Cultural diplomacy is an essential US strategy
The Senate’s recent investigation into the Professional Golfers’ Association’s merger with Saudi-backed LIV made it clear — the Saudis have the upper hand. In the words of Sen. Richard Blumenthal (D-Conn.), head of the investigation, “the PGA tour will be dominated in this agreement.”
The near downfall of the 107-year-old PGA at the hands of a foreign government is but one example of America’s waning cultural influence. Even with their deep pockets, it is hard to imagine the Saudis making this attempt a decade or even just five years ago.
There are other signs U.S. cultural influence is ebbing. Hollywood studios, Disney theme parks and the NBA have all come under fire for making concessions to Chinese censorship. Young Americans are just as likely to encounter content from Chinese-owned TikTok as from a U.S. movie or TV show. And Korean pop music, or K-pop, now has a good claim to being the most popular music in the world.
As the world realigns in the post-Cold War era, our cultural influence is a key factor that will help to determine whether we can build a new international system aligned with American interests. We need to use every resource we can to give our soft power a boost, including state support — something for which there is plenty of precedent in diplomatic history and U.S. policy.
On the defensive after Napoleon’s defeat in 1815, the great diplomat Talleyrand used French cuisine to entice Prussia, Russia and England to the table — quite literally. Begging for support from Paris to his embassy at the Vienna peace conference, Talleyrand is said to have quipped, “Sire, I need saucepans more than written instructions!” Talleyrand got his saucepans, and the result was a treaty that stabilized Europe for a century.
At the Cold War’s start, it was Eisenhower himself who added “American” to the name of the Ballet Theatre in New York, creating the ABT, which still tours the world. At the same time, MoMA began to mount touring exhibits of Abstract Expressionist painting to showcase American creativity, which Kennedy later formalized as the Art in Embassies program. Now, the Art in Embassies collection has work by 20,000 artists.
Up to now, the U.S. has largely kept pace with our rivals. Yet in the Belt and Road project that extends through Africa and Southeast Asia, the Chinese government is promoting the arts and academic exchanges alongside infrastructure. The global Russian propaganda machine is relentless, as are their systematic attempts to destroy Ukrainian culture. That the majority of countries in the Global South do not agree with the U.S. policy in Ukraine suggests that something about the Russian influence strategy is working.
Right now, our cultural diplomacy is anchored in the State Department’s Bureau of Educational and Cultural Affairs, which does outstanding and essential work with only about $770 million of funding. By contrast, as of 2017, it is estimated that the Chinese government spent $10 billion.
We need more financing and to expand our horizons. One way forward is to capitalize on our existing strengths, like education. The State Department in the past has estimated that 300 current and former heads of state were educated in America. Education is a service export, creating jobs here at home and influencing the next generation of leaders around the world. Yet the recruitment of foreign university students is not guided by any long-term strategy.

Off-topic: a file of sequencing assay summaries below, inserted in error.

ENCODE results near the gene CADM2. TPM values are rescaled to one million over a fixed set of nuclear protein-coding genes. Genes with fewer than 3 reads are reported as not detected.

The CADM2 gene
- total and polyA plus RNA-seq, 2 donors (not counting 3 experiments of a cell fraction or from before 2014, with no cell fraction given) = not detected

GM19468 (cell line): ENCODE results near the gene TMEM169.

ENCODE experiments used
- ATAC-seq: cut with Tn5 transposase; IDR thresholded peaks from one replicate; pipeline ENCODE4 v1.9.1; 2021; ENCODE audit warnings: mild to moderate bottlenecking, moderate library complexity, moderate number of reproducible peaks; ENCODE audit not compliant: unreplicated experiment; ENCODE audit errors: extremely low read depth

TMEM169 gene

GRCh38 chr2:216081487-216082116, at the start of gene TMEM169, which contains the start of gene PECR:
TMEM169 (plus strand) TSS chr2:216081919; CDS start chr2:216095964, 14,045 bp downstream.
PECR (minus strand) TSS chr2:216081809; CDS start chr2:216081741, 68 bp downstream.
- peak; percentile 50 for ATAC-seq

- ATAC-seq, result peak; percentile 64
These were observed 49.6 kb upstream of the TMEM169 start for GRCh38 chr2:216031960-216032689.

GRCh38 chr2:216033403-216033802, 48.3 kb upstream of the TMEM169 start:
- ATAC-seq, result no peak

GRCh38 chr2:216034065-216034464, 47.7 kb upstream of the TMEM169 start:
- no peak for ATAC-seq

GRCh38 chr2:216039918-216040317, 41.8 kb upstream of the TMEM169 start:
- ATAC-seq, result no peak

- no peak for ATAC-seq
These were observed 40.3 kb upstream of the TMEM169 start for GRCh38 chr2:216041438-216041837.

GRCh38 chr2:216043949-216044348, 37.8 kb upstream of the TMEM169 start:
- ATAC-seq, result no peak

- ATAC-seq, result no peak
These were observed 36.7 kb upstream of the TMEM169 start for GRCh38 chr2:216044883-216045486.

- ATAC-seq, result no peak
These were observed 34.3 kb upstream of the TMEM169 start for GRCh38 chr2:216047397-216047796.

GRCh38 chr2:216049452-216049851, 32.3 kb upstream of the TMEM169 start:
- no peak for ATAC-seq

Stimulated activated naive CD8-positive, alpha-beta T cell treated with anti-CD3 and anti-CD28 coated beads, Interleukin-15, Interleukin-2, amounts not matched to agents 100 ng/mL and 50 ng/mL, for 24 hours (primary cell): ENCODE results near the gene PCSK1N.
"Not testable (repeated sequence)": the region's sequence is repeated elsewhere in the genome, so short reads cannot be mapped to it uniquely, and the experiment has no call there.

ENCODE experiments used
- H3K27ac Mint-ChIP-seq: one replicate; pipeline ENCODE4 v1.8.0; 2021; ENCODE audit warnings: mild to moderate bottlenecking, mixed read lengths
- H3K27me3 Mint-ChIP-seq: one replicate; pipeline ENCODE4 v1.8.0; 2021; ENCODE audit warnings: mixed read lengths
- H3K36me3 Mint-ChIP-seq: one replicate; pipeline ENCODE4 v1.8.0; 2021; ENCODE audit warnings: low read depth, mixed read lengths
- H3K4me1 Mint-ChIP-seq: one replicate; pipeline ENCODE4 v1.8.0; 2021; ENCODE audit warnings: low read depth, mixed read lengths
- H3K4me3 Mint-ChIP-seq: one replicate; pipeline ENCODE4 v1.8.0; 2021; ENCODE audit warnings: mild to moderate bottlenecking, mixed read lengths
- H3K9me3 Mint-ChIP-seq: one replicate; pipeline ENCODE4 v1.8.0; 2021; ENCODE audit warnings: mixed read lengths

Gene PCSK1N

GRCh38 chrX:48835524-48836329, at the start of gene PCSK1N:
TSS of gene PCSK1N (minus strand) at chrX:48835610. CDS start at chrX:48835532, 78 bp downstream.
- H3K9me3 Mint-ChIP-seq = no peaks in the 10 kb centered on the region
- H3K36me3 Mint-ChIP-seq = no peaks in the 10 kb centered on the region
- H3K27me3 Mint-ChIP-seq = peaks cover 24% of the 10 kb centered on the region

There is also a rich opportunity in public-private partnerships. Why not incentivize a world-famous museum like MoMA, which already partners with private companies and international artists, to open branches in other nations, as the Louvre has done in Abu Dhabi? The same could be said for The Getty, the Smithsonian and The Metropolitan Museum of Art in New York, all among the top 10 most-visited museums in the world.
Some branches of the Smithsonian — in particular the National Museum of the Native American and the National Museum of African American History and Culture — could be a great way to showcase the breadth and richness of American culture, a unique strength of ours.
It has been a long time since Talleyrand’s saucepans. Cultural diplomacy now has many digital tools available to it. To make use of them, we can launch hybrid or virtual artists exchanges, or recruit foreign students to U.S. online educational programs. American performing arts companies and museums still struggling to rebuild post-COVID could become “digital touring companies,” mounting live-streamed performances geared toward specific foreign audiences.
With the explosion of AI-enabled internet, online gaming, new social media platforms, and augmented reality in the near future, there are unlimited options for what a digital cultural diplomacy policy could look like. The challenge is to expand our efforts to experiment early, to be ready for whatever medium scales next.
All of these new efforts rest on an old truth: that alliances are not built only on shared economic and military interest. There are always flesh-and-blood human beings on the other side of the negotiating table. It is only by consistently displaying the best of America that we can keep them there.
Fred P. Hochberg served as chairman of the United States Export-Import Bank under President Obama from 2009 to 2017. He is the author of “Trade is Not a Four-Letter Word: How Six Everyday Products Make the Case for Trade.” He is currently chair of Meridian International Center, a D.C.-based nonprofit.
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